Whether it be playing sports or lifting weights at the gym, I have always been an avid exerciser. However, when college came around the corner, I suddenly lost interest in all sorts of exercise routines that were once a part of my self-care routine.
Living without “doing things” outside of your typical college routine, can easily convince you that you haven’t accomplished much. If you perform the same tasks and walk the same path everyday, you might feel like you are not achieving much as things seem to feel stagnant. Texas State University has a prestigious recreation facility filled with opportunities to promote a healthy lifestyle to all students, faculty, staff, and graduates belonging to the university. Our campus recreational center offers a weight room, six racquetball courts, cardio area, indoor track, rock climbing wall, natatorium, and the availability to check out equipment. Basically, Texas State gives all students the essentials to keep up a healthy lifestyle.
The simple fact that I was fully aware of these resources, definitely put some pressure on me. When I started my new habit of getting back in the gym, it was necessary to remember to take it slow, just compete with myself, and that showing up was alone a huge success. Since I went almost a whole semester without using the facilities, I had to create a routine I could stick to. I had to figure out exactly why I wanted to put in this effort. Was it for building muscle mass? Or to improve to a more toned physique with the perks of being healthier? I decided on the latter. The following list is a routine I created. It might not be for everyone and are solely just suggestions:
STRETCH! Seriously, you can’t work out your muscles if they are not ready.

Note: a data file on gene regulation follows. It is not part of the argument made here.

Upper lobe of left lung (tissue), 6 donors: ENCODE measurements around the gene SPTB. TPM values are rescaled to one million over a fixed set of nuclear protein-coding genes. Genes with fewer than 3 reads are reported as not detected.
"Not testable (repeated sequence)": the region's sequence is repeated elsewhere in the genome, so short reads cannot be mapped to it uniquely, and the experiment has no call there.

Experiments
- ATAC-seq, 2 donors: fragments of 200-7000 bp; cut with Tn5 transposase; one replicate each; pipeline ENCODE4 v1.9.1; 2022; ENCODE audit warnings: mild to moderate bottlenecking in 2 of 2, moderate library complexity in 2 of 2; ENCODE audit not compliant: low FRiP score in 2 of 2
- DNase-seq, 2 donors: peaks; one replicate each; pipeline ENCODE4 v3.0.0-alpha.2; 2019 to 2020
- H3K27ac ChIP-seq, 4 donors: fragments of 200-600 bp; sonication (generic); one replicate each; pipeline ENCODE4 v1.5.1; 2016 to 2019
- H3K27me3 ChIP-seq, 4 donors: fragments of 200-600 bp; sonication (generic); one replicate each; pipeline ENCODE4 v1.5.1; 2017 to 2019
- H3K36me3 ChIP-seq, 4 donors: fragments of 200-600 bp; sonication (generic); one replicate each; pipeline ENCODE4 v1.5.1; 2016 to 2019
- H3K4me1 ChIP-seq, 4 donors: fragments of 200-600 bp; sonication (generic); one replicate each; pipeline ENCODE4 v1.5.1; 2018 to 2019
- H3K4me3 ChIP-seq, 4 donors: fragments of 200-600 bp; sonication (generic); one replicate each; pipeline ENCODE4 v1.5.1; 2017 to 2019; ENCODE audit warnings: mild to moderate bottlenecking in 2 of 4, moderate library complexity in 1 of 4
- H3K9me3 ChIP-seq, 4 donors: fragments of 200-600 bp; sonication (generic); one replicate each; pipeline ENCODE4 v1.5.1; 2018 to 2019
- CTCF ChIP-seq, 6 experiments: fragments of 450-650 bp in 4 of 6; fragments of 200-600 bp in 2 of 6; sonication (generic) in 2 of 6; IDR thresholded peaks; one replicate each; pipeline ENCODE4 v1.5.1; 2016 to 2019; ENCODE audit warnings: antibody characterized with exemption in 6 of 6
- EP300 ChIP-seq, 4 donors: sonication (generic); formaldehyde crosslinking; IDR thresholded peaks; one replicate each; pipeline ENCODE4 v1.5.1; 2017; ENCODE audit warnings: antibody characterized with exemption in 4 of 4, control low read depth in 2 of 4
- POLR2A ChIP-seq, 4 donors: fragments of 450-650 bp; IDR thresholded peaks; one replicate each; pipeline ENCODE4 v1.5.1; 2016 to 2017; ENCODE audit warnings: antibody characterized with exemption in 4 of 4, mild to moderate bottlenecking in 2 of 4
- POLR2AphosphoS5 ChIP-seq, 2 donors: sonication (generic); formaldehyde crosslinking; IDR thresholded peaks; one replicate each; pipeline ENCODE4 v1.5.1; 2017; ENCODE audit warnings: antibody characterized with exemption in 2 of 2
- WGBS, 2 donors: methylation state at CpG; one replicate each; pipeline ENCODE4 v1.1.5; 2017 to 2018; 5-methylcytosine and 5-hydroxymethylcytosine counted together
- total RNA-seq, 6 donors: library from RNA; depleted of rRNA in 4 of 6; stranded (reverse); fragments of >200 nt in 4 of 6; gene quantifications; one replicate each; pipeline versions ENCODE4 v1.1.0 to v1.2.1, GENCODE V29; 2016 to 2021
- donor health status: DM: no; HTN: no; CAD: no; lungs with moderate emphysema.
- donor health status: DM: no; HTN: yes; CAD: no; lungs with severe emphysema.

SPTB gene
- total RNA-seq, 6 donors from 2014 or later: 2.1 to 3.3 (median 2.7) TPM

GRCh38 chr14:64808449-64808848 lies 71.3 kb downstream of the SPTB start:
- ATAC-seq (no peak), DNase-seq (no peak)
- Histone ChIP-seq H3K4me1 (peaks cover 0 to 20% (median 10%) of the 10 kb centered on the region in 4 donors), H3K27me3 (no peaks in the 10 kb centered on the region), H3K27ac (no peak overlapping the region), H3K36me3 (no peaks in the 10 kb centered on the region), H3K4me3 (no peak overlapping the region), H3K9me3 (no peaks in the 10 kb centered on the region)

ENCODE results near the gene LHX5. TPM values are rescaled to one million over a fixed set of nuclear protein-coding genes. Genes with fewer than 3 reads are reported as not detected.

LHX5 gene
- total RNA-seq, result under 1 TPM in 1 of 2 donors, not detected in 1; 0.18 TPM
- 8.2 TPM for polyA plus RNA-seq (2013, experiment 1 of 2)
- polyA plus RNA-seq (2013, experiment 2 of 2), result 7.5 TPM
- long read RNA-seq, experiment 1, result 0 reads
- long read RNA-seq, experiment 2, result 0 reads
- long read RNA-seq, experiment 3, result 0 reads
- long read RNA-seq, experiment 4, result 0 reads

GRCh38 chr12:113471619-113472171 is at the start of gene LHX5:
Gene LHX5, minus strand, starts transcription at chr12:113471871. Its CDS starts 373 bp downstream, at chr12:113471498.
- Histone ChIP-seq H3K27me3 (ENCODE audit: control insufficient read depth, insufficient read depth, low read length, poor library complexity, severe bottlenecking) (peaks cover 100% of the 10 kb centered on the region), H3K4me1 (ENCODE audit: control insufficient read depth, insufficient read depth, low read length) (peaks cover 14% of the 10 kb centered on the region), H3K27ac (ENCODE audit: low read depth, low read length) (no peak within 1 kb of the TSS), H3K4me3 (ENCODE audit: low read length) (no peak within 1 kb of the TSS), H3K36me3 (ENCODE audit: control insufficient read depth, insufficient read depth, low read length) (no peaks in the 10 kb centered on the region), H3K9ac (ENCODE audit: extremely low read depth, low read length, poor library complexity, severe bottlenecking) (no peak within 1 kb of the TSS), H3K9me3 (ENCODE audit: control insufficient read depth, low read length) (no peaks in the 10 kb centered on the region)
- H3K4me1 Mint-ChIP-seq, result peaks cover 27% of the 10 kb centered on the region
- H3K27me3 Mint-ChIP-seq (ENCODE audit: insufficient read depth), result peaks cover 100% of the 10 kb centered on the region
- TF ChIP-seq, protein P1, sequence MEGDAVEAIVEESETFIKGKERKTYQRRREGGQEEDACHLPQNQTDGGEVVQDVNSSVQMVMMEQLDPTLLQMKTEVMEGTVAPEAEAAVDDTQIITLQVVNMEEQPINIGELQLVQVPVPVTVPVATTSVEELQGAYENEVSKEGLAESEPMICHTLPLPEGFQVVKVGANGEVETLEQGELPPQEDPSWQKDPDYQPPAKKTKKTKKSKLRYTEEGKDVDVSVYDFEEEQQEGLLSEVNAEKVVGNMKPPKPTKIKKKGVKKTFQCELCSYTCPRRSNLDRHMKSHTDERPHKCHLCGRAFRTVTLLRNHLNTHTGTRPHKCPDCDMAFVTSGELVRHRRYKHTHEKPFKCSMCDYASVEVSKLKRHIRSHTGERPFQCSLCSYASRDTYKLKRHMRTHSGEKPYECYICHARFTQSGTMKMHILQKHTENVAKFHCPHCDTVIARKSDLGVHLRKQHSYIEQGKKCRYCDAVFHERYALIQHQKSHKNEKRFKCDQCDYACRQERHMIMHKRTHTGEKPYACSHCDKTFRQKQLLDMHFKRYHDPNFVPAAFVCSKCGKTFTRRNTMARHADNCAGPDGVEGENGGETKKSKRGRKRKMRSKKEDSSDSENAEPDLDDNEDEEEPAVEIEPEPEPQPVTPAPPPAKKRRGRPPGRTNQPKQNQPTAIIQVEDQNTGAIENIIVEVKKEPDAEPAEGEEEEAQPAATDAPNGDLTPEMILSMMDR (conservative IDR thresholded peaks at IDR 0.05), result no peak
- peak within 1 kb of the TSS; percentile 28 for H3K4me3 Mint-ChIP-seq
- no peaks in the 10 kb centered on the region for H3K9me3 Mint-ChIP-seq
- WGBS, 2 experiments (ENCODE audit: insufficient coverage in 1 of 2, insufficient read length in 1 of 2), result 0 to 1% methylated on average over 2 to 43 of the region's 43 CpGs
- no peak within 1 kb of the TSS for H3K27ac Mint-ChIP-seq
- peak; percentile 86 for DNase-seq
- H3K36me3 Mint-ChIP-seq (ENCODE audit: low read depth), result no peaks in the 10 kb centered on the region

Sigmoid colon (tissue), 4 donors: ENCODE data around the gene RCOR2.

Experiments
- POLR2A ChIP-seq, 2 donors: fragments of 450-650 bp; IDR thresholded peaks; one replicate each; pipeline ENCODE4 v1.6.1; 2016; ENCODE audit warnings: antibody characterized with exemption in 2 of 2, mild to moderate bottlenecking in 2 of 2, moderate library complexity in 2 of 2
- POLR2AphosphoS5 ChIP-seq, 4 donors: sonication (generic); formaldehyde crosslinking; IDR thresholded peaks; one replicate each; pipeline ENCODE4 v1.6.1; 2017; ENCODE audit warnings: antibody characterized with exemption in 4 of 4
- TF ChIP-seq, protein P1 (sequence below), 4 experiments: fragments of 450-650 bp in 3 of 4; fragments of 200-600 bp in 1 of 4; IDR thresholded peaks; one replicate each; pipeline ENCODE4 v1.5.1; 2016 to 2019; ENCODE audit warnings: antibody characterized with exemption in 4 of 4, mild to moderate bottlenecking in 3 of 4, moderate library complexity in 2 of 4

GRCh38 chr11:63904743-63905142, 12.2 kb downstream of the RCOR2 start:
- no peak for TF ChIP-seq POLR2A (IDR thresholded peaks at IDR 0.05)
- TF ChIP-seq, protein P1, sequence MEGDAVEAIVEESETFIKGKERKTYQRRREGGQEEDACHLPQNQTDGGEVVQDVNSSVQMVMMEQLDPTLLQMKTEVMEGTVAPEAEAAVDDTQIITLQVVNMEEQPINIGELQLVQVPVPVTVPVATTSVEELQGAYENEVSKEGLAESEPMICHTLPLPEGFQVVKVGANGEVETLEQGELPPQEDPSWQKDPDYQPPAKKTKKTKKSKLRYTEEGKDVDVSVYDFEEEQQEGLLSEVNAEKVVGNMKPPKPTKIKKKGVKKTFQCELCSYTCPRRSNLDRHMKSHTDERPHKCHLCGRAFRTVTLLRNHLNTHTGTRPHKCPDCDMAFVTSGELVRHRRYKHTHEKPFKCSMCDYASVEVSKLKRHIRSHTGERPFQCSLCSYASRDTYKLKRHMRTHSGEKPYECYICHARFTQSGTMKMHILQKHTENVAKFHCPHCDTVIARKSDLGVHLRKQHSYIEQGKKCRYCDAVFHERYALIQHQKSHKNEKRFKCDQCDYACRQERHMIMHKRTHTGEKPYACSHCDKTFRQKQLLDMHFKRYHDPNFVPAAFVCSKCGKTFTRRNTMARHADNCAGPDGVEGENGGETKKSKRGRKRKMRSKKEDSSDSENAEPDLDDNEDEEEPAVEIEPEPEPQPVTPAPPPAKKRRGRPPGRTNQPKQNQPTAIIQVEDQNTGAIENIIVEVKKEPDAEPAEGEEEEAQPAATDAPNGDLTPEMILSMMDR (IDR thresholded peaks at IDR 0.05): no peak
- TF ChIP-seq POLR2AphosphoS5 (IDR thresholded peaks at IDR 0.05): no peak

Warm up with running/jogging 1 mile (at my own pace).
Stretch the specific body parts I would be working out that day (ex: legs or arms)
Low weight, high reps. > I sometimes begin my arm exercises with no weights until I build some strength.
Abs! Find your go-to ab work outs that include upper and lower abdominals. I love this time during my workouts – I become more focused because I solely use my body as an exercising machine.
Don’t forget your push ups. For real, I might be doing assisted push ups, but I started with only being able to do five and now I am up to 20.
Stretch, stress relief meditation. I created my own playlist for this specific part of my work out. Slow, relaxing and deep breaths helps you finish your workout with a clear head and better intentions for your next return!
This has already created such a happier me within these last few weeks. Even days I do not make it to the gym, I make sure to practice some sort of self-love, get outside and do something. Taking 30 minutes of your day even just to stretch will help with the connection of your body and mind. Since starting my routine, I began to recognize some familiar faces that help create a sense of community. The moment you start to incorporate “doing things” as part of your lifestyle, you will feel so great and accomplished.
If you are not feeling like creating your own work out schedule, the Rec Center also offers amazing group exercise classes every semester. Although you can find a couple classes for free, the majority of classes offered are not included in our semester fees and a pass for the entire summer semester is $40 and $25 if you want to pay for just one summer semester. These classes range from total body toning, cycle fit in the cycle studio, swimming, and even climbing the 54-foot rock wall!
I would like to reiterate a few important things to remember: Never feel discouraged because there is truly no correct way to go about getting active, but if you never try you will never know what the experience turns out to be!
By DeMornay Harper Blog Content Contributor Last Friday night, June 23, was a New Moon in the zodiac sign of Cancer. The energy of a New Moon lasts for many days after its occurrence. The New Moon signifies new beginnings, and a chance to shed old skins to make room for fresh possibilities. It is the ideal time to set genuine intentions. Some examples of positive affirmations and intentions are: […]
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